What are predictive modeling analytics

Making predictions from data: not so unlikely!

A look into the crystal ball: Predictive analytics in theory and practice

Predictive analytics is currently one of the most important areas of application for big data. It is a sub-discipline of business analytics that picks up where OLAP or reporting leave off. Instead of just analyzing the existing situation, predictive analytics tries to use data models to make predictions about possible future events. There is a close connection to data mining.

The volume of data in companies and in the private sector is already gigantic. Mobile devices such as smartphones continuously collect data on all possible environmental conditions. When surfing the Internet, each of us leaves an infinitely long digital trail. The Internet of Things (IoT) promises comprehensive networking of all everyday devices and production tools that surround us. At the same time, the modern knowledge society has to put up with the question of whether we actually use all this data actively or whether the usable knowledge has increased as a result. The answer to this question is not trivial. It is correct that today's possibilities for data evaluation, for compressing the data into information and thus for generating knowledge from it, are greater than ever before. But it is also correct that this new knowledge, which consists of the hidden connections in the data, does not appear in our minds' eye by itself. We need to research to bring it to the surface. We have to try to recognize patterns in the data world. In the last step, these patterns have to be interpreted correctly.

This is exactly where predictive analytics comes in. It is an attempt to make predictions about the future behavior of people or the occurrence of certain events. This is a very exciting topic that has the potential to have a lasting impact on and change the way we work in many areas of life. The underlying methods are developed on an interdisciplinary basis. The focus is on the new job description of the data scientist. You need extensive knowledge in the areas of data analysis, databases, mathematical and statistical models and of course software development. Regardless of the specific role you find yourself in, an understanding of the basic procedure is always necessary.

With this article we would like to provide a compact introduction to the topic. To this end, we shed light on the theoretical background and see what similarities and differences arise from other trend topics such as business intelligence or business analytics. But then the question quickly arises: And what can you do with it in practice? We use examples to examine which applications can already benefit from predictive analytics and where it is already being used. Is that interesting for us software developers? Yes, more than that! In the future, we will have to equip data-based applications with the appropriate methods, primarily through access to the cloud. To master this, it is more than helpful to be familiar with the subject.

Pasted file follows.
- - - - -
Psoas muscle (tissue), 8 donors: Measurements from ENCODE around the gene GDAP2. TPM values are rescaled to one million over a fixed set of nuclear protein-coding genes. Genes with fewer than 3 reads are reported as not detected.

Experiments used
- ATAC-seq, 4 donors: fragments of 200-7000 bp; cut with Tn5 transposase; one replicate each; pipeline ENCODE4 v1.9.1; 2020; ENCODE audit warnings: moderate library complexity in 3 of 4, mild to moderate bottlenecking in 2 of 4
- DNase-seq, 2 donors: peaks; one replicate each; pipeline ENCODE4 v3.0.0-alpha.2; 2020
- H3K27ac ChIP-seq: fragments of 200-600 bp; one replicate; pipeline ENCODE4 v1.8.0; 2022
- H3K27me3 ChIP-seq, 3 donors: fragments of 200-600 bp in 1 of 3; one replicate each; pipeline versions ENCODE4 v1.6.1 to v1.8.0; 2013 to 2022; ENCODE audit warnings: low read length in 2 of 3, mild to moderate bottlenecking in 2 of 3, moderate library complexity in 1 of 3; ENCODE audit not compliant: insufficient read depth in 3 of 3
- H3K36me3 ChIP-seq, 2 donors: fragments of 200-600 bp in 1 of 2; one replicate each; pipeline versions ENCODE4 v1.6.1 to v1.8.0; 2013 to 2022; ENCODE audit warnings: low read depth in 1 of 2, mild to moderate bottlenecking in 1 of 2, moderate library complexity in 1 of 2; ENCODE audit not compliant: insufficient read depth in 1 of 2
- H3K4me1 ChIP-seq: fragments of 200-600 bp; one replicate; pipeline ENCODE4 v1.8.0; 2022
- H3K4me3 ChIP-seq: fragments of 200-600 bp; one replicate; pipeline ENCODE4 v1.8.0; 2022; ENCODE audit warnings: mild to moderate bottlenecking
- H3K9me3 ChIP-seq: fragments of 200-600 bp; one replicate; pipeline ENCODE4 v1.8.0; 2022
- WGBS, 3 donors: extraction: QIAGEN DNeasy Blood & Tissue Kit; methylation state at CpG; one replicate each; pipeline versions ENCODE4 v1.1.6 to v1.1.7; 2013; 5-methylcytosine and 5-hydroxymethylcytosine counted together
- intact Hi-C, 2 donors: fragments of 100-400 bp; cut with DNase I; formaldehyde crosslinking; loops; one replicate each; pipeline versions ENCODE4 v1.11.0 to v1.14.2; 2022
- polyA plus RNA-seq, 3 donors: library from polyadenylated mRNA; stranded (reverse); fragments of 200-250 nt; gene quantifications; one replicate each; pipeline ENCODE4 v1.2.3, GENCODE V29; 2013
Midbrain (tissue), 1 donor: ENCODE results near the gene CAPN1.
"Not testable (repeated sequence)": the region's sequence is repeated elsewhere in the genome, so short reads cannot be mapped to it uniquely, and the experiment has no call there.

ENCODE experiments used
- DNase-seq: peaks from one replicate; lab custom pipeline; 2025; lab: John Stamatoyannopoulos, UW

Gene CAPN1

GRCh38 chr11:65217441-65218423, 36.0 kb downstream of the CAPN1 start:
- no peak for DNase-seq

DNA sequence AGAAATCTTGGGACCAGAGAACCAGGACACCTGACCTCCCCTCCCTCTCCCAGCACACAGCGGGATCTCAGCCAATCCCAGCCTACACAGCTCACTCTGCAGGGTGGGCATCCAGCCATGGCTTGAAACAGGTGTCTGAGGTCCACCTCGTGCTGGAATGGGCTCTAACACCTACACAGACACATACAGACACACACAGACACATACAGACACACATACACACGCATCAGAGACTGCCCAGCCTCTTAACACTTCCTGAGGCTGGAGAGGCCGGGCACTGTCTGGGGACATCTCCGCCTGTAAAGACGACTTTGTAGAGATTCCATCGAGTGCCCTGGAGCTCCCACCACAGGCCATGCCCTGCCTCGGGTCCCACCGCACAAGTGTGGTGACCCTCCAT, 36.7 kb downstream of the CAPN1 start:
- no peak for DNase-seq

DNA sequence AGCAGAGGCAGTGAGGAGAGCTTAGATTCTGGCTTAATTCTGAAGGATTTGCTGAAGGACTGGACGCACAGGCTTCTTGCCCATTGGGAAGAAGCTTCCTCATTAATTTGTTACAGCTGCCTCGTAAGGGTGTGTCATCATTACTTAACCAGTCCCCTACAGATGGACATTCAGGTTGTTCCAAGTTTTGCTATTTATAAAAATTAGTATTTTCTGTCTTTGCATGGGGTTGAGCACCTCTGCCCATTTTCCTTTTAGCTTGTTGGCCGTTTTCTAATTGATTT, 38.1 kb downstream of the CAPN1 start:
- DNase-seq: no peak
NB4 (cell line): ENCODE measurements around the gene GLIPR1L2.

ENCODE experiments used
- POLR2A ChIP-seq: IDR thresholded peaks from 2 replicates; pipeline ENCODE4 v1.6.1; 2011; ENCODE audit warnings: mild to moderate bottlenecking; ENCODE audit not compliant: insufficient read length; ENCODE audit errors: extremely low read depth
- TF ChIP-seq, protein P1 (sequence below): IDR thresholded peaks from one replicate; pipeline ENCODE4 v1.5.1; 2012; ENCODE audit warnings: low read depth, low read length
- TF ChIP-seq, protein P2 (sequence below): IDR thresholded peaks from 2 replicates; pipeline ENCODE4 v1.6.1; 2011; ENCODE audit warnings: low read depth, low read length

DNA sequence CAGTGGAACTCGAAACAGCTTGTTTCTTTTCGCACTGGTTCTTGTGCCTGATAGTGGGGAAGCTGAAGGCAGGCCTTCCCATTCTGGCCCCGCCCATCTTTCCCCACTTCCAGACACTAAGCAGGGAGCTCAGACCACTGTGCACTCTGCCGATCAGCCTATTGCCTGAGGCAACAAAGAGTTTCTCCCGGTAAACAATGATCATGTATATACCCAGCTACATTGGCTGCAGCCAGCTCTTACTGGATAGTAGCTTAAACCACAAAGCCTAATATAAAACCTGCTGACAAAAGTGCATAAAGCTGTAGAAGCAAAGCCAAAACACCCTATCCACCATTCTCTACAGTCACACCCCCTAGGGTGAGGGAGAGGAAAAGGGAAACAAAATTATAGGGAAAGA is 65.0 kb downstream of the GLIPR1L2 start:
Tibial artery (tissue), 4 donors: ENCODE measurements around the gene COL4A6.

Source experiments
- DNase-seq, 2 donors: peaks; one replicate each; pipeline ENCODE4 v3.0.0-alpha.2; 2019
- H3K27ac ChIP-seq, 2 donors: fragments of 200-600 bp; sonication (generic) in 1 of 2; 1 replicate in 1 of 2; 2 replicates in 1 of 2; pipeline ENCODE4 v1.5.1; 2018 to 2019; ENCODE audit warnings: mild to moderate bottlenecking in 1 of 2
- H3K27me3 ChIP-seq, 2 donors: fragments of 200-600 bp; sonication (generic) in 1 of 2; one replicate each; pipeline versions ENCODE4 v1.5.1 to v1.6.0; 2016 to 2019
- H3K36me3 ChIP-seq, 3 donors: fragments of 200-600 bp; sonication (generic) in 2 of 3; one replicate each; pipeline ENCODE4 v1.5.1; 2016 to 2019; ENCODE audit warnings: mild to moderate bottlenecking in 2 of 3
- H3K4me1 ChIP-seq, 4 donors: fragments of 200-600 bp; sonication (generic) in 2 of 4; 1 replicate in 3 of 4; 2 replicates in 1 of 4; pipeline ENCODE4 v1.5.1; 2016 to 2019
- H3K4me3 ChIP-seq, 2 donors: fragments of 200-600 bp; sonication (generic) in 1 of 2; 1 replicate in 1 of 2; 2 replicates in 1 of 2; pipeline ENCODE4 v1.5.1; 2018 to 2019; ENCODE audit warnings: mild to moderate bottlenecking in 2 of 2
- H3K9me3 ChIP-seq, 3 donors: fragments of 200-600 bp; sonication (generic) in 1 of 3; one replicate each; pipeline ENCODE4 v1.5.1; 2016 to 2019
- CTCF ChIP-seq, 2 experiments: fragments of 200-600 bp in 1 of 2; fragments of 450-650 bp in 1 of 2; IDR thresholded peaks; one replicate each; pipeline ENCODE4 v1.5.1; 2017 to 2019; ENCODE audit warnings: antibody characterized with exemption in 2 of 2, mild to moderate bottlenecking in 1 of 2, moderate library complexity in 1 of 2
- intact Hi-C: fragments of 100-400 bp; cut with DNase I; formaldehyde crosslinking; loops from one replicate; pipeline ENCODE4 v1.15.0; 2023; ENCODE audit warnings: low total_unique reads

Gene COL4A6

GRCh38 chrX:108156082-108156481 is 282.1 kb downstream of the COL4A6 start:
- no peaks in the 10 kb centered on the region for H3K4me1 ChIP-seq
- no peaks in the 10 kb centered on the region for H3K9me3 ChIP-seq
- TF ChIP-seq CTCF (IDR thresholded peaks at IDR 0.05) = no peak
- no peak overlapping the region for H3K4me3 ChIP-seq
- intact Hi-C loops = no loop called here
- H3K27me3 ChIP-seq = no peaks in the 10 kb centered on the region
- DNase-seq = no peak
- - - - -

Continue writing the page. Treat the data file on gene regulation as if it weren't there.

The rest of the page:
Predictive Analytics: in a nutshell

Predictive analytics is primarily concerned with the prediction of the probable future. An example: The idea is that, thanks to such analyzes, companies know in advance how customers are most likely to react. What products will you buy? What price are you willing to pay for it? When will you show your interest in buying with the dealer of your choice? With this information, the dealer can plan better. He can keep the right products in stock. Customer satisfaction grows and sales can be increased. If the predictions are correct, it is a tool to survive in the competition or even to set yourself apart from the competition. We will come to other uses of predictive analytics later.

How does this work? People cannot look into the future! Is that witchcraft? Clearly not! There are methods that make it possible to predict future trends and developments from past data. Please note: Predictive analytics is not just about collecting the relevant data, but rather about analyzing it and drawing the right conclusions from it and making decisions and acting accordingly. People who have dealt with questions of market research and related statistics in the past will rightly object at this point that the underlying methods of data evaluation and the resulting analyzes are not new. That's right. What is new, however, are the possibilities of having the relevant data available and being able to access them. Until now, expensive primary surveys often had to be carried out to answer individual questions, but today we have a lot of data at hand without any further action. Mass databases, data from social platforms and data from IoT devices are just a few examples. These data are just waiting for an analysis, called a secondary investigation.

It is a fact that predictive analytics is becoming more and more important in the course of digitization and is even becoming a driving force behind innovation. Data mining is the basis on which predictive analytics is based. Regression analyzes, clustering, neural networks and association analyzes are the classic methods of data mining. Predictive analytics also uses statistical calculations, machine learning, artificial intelligence (AI), elements of game theory and methods of operations research such as optimization calculations and simulation processes. A whole lot of math, statistics, linguistics, text mining and text analytics are behind the inconspicuous term predictive analytics.

Predictive Analytics as a part of Business Intelligence